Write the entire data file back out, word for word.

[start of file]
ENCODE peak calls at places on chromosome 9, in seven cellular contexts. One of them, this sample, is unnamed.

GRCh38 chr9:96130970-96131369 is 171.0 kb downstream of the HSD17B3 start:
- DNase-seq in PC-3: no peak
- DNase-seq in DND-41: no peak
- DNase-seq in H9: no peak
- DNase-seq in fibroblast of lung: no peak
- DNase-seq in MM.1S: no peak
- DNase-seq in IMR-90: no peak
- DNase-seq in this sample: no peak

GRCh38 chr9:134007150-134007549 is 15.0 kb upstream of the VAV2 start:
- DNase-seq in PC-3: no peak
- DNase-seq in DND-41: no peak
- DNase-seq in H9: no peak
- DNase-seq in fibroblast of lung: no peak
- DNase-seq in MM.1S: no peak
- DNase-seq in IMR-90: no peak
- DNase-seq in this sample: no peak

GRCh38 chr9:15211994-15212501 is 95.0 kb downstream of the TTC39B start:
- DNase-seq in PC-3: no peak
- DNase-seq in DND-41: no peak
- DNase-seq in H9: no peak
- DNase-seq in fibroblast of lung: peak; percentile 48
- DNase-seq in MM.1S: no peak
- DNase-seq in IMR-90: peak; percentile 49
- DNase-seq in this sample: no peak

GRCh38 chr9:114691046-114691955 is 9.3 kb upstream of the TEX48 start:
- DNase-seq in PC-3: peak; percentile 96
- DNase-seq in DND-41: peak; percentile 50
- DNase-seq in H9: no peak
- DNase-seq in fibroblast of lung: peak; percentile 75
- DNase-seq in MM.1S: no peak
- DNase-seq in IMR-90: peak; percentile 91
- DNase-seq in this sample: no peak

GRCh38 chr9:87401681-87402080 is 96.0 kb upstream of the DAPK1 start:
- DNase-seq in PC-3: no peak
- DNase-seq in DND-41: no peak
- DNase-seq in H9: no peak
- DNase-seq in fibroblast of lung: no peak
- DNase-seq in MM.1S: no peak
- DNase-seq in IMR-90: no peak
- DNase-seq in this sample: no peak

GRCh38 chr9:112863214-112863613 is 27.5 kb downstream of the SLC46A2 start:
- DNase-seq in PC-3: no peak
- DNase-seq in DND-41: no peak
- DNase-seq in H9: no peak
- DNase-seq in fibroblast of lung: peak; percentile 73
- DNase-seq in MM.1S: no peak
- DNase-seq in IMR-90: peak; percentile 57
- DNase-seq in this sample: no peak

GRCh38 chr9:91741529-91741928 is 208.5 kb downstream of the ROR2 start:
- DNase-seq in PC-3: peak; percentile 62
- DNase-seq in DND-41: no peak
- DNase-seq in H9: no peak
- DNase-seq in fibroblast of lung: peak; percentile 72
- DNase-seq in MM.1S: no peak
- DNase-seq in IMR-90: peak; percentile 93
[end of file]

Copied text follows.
ENCODE peak calls at places on chromosome 9, in seven cellular contexts. One of them, this sample, is unnamed.

GRCh38 chr9:96130970-96131369 is 171.0 kb downstream of the HSD17B3 start:
- DNase-seq in PC-3: no peak
- DNase-seq in DND-41: no peak
- DNase-seq in H9: no peak
- DNase-seq in fibroblast of lung: no peak
- DNase-seq in MM.1S: no peak
- DNase-seq in IMR-90: no peak
- DNase-seq in this sample: no peak

GRCh38 chr9:134007150-134007549 is 15.0 kb upstream of the VAV2 start:
- DNase-seq in PC-3: no peak
- DNase-seq in DND-41: no peak
- DNase-seq in H9: no peak
- DNase-seq in fibroblast of lung: no peak
- DNase-seq in MM.1S: no peak
- DNase-seq in IMR-90: no peak
- DNase-seq in this sample: no peak

GRCh38 chr9:15211994-15212501 is 95.0 kb downstream of the TTC39B start:
- DNase-seq in PC-3: no peak
- DNase-seq in DND-41: no peak
- DNase-seq in H9: no peak
- DNase-seq in fibroblast of lung: peak; percentile 48
- DNase-seq in MM.1S: no peak
- DNase-seq in IMR-90: peak; percentile 49
- DNase-seq in this sample: no peak

GRCh38 chr9:114691046-114691955 is 9.3 kb upstream of the TEX48 start:
- DNase-seq in PC-3: peak; percentile 96
- DNase-seq in DND-41: peak; percentile 50
- DNase-seq in H9: no peak
- DNase-seq in fibroblast of lung: peak; percentile 75
- DNase-seq in MM.1S: no peak
- DNase-seq in IMR-90: peak; percentile 91
- DNase-seq in this sample: no peak

GRCh38 chr9:87401681-87402080 is 96.0 kb upstream of the DAPK1 start:
- DNase-seq in PC-3: no peak
- DNase-seq in DND-41: no peak
- DNase-seq in H9: no peak
- DNase-seq in fibroblast of lung: no peak
- DNase-seq in MM.1S: no peak
- DNase-seq in IMR-90: no peak
- DNase-seq in this sample: no peak

GRCh38 chr9:112863214-112863613 is 27.5 kb downstream of the SLC46A2 start:
- DNase-seq in PC-3: no peak
- DNase-seq in DND-41: no peak
- DNase-seq in H9: no peak
- DNase-seq in fibroblast of lung: peak; percentile 73
- DNase-seq in MM.1S: no peak
- DNase-seq in IMR-90: peak; percentile 57
- DNase-seq in this sample: no peak

GRCh38 chr9:91741529-91741928 is 208.5 kb downstream of the ROR2 start:
- DNase-seq in PC-3: peak; percentile 62
- DNase-seq in DND-41: no peak
- DNase-seq in H9: no peak
- DNase-seq in fibroblast of lung: peak; percentile 72
- DNase-seq in MM.1S: no peak
- DNase-seq in IMR-90: peak; percentile 93